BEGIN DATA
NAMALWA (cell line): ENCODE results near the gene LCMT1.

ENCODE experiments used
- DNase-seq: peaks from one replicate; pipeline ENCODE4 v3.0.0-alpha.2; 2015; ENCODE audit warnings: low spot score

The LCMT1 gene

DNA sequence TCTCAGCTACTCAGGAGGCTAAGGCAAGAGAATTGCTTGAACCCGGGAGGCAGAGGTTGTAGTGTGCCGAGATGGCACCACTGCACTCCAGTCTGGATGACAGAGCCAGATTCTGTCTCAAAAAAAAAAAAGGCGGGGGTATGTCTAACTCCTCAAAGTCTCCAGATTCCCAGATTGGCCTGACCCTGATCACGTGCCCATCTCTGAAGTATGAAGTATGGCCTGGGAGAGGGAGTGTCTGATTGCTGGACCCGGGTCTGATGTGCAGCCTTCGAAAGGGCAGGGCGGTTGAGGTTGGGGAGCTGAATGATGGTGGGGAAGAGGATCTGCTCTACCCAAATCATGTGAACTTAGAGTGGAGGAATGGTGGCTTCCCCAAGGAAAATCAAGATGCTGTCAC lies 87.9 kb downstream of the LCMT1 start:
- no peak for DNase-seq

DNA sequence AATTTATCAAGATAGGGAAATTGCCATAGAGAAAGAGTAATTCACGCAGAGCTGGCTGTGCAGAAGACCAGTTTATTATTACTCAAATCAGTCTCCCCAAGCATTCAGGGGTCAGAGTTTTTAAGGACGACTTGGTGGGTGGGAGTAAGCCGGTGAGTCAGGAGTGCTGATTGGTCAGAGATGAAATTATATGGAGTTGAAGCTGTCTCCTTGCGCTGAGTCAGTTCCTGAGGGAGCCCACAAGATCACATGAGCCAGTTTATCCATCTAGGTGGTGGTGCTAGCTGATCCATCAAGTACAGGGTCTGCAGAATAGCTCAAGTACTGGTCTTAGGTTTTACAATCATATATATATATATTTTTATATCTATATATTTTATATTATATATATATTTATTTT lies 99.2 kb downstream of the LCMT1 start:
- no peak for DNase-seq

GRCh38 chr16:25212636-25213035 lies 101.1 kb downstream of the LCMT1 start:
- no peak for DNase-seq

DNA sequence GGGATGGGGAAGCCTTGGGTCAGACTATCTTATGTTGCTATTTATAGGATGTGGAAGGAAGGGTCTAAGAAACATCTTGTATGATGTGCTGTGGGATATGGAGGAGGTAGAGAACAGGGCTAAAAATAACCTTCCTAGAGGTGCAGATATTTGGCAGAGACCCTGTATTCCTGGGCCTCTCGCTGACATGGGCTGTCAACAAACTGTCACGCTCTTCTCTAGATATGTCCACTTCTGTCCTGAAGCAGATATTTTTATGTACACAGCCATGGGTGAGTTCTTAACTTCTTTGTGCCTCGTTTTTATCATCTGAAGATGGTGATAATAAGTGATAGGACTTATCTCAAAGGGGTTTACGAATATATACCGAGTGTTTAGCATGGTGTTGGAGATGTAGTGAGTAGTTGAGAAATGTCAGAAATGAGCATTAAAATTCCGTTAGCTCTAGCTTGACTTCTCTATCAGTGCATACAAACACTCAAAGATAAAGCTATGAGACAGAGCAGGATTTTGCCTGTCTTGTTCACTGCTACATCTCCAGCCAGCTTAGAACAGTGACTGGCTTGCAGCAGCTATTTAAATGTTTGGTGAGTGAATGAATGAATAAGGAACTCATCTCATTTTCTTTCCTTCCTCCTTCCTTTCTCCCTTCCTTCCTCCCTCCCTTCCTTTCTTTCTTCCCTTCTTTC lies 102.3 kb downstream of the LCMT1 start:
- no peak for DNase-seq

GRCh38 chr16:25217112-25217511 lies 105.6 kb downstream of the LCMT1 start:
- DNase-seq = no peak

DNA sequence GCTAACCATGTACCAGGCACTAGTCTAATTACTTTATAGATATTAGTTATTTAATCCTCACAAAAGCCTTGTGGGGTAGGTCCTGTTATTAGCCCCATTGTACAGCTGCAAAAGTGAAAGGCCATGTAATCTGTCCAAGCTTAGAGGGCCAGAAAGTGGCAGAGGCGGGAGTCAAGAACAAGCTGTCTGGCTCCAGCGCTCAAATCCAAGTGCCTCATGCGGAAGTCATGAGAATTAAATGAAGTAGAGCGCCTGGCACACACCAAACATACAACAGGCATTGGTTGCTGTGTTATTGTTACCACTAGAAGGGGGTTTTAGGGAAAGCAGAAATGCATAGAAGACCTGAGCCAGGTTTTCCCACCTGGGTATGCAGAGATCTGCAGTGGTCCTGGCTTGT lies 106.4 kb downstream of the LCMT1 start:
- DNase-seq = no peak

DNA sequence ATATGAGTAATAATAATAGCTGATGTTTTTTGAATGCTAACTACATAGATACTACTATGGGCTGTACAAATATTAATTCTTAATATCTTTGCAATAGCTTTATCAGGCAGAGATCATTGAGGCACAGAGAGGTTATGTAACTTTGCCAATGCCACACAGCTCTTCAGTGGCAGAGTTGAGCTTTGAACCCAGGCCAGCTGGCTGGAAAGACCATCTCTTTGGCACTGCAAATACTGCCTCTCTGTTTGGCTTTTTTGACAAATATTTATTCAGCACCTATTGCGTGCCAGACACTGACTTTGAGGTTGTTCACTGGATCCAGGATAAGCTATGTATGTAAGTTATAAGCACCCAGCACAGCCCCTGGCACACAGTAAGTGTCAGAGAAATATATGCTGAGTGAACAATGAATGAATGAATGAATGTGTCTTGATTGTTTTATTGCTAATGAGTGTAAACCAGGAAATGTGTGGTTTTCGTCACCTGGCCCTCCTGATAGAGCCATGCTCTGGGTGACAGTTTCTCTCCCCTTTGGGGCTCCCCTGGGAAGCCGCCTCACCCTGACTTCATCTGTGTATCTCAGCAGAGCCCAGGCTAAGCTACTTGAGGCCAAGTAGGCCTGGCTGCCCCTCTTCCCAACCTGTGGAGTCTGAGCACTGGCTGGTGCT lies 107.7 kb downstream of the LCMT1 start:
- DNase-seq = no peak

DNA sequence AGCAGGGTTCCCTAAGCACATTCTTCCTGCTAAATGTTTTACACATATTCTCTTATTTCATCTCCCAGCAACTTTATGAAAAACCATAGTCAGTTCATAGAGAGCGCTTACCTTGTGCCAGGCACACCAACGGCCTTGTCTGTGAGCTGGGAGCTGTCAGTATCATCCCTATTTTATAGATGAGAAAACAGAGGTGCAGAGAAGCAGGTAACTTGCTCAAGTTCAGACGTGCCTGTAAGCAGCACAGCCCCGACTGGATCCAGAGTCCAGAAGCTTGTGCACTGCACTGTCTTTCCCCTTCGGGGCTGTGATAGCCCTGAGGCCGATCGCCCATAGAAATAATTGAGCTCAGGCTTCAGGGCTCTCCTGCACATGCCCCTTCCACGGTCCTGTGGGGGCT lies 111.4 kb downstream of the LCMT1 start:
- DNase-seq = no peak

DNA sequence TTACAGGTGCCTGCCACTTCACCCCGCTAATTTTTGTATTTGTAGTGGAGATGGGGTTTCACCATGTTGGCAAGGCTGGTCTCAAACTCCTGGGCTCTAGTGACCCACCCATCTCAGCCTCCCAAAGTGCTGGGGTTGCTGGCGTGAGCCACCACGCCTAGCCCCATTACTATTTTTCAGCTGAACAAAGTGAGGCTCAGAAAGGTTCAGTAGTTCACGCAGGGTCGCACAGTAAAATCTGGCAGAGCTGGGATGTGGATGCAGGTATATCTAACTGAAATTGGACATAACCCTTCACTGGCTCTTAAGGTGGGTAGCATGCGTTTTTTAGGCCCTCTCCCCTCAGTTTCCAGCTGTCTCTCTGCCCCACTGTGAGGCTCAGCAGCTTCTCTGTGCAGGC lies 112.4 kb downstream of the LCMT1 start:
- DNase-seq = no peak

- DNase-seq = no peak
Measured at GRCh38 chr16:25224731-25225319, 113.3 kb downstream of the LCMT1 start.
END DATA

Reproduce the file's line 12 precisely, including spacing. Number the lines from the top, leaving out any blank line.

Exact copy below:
- no peak for DNase-seq